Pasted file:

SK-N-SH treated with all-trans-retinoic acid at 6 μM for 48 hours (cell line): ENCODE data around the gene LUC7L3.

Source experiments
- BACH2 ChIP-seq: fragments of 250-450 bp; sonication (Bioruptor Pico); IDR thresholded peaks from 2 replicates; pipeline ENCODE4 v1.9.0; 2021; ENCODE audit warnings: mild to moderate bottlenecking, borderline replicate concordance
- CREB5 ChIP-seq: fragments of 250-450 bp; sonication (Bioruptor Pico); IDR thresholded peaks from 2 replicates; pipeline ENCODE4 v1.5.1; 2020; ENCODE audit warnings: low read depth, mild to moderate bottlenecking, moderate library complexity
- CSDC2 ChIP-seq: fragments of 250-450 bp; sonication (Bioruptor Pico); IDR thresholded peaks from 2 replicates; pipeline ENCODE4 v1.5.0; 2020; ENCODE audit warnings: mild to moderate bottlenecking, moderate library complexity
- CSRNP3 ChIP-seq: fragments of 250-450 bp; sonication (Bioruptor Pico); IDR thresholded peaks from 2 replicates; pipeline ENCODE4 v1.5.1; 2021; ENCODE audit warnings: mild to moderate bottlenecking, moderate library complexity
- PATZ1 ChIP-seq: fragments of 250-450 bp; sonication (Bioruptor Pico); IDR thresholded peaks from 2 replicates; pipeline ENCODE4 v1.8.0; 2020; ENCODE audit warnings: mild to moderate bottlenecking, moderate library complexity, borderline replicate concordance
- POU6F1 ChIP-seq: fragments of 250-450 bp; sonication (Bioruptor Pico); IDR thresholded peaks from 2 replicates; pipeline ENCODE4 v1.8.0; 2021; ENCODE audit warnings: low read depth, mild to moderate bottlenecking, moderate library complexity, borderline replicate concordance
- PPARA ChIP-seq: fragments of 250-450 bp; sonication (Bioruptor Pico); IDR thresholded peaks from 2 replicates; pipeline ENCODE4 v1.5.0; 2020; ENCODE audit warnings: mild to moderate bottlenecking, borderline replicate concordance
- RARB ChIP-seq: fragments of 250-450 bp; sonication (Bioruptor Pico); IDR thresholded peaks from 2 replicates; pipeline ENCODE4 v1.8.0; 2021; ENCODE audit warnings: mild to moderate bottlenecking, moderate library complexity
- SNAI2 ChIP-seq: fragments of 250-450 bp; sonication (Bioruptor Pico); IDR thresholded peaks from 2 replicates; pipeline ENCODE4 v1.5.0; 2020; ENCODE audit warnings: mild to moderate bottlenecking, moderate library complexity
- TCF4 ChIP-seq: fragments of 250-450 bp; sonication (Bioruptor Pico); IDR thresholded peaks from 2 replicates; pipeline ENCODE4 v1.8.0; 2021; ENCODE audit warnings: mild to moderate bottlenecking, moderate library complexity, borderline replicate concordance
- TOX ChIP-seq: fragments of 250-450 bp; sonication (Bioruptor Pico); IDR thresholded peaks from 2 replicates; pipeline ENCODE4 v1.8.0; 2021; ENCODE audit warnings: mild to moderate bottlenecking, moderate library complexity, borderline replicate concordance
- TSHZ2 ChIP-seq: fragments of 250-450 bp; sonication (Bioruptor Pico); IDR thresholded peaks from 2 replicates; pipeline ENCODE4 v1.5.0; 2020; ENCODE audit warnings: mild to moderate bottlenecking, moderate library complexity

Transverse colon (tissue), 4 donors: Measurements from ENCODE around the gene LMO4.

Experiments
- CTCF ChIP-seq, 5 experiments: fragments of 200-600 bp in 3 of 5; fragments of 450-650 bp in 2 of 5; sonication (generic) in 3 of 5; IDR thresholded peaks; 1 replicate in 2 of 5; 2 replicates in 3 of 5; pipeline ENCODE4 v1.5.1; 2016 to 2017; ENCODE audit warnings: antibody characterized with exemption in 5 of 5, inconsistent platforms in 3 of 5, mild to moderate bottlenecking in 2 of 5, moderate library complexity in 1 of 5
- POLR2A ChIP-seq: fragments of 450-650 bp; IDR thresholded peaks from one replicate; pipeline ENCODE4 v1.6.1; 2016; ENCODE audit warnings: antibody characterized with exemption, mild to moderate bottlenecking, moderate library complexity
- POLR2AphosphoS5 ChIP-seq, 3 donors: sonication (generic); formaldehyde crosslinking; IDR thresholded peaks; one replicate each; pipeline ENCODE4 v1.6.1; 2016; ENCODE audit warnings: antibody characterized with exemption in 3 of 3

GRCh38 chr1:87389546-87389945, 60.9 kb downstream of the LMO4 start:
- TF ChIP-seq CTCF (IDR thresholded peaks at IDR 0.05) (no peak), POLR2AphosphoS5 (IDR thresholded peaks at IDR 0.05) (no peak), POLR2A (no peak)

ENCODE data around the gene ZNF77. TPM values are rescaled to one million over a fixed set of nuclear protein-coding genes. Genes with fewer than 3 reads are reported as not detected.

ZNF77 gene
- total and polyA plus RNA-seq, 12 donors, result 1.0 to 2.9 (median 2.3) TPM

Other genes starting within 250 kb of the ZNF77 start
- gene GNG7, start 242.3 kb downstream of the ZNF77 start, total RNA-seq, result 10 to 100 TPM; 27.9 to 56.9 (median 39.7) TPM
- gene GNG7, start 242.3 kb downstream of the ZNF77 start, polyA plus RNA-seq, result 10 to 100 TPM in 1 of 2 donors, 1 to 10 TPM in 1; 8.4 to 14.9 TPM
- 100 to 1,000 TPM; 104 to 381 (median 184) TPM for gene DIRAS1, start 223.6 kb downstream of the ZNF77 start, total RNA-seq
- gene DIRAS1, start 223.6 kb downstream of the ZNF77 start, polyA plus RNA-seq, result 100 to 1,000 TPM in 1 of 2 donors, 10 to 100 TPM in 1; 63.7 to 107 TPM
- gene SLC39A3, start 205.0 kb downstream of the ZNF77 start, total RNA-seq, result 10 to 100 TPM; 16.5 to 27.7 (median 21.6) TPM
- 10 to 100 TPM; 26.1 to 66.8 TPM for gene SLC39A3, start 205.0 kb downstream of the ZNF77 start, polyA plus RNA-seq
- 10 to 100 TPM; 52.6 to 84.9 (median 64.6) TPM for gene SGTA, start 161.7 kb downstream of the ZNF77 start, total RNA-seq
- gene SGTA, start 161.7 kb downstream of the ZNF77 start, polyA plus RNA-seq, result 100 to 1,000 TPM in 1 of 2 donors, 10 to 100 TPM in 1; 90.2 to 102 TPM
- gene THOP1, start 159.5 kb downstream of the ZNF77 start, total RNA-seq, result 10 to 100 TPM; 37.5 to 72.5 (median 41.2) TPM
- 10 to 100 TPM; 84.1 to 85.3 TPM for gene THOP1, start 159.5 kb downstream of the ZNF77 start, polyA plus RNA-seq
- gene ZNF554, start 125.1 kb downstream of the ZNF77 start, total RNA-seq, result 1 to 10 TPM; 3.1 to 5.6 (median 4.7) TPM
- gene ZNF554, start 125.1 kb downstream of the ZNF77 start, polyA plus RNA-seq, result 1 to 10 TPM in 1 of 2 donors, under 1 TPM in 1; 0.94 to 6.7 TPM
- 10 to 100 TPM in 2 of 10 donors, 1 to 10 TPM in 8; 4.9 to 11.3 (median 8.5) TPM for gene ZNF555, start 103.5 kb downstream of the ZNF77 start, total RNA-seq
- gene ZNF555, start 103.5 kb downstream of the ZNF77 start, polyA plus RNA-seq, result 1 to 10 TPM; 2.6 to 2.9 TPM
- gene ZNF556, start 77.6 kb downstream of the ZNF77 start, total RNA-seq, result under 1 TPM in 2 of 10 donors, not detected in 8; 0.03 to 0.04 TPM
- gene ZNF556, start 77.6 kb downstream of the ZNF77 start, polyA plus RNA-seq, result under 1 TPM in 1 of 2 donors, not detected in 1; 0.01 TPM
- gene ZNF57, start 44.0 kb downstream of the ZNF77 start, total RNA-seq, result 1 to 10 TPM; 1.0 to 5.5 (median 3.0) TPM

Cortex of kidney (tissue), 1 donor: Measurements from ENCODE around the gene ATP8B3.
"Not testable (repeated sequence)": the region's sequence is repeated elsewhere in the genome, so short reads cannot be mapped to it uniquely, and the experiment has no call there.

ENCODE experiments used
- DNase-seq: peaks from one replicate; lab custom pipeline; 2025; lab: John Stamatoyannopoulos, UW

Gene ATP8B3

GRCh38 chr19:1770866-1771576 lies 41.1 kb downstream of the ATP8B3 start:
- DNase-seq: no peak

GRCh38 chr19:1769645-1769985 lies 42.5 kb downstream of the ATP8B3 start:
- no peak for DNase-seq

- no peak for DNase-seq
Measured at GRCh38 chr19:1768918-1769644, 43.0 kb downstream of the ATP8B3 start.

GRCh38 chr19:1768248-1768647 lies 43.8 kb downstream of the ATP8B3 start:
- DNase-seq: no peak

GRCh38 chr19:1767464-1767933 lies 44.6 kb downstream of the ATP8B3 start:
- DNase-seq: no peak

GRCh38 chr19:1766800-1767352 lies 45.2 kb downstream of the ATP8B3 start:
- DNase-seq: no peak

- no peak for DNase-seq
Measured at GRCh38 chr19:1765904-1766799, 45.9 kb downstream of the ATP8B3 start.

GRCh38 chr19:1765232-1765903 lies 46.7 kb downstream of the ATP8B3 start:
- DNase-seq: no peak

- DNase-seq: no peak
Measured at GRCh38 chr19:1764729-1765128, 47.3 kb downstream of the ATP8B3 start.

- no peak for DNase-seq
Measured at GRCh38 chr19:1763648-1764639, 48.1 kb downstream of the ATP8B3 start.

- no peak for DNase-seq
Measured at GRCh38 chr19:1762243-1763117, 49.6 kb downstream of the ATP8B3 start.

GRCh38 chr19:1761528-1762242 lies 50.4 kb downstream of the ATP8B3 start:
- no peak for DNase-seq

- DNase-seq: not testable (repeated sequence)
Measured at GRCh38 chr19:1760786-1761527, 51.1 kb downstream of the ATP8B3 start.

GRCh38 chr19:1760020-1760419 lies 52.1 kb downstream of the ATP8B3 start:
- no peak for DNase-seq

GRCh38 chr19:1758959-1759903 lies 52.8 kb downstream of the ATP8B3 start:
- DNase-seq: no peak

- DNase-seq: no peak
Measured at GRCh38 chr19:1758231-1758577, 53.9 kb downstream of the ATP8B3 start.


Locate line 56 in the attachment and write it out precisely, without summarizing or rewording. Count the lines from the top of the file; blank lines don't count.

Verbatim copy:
GRCh38 chr19:1767464-1767933 lies 44.6 kb downstream of the ATP8B3 start: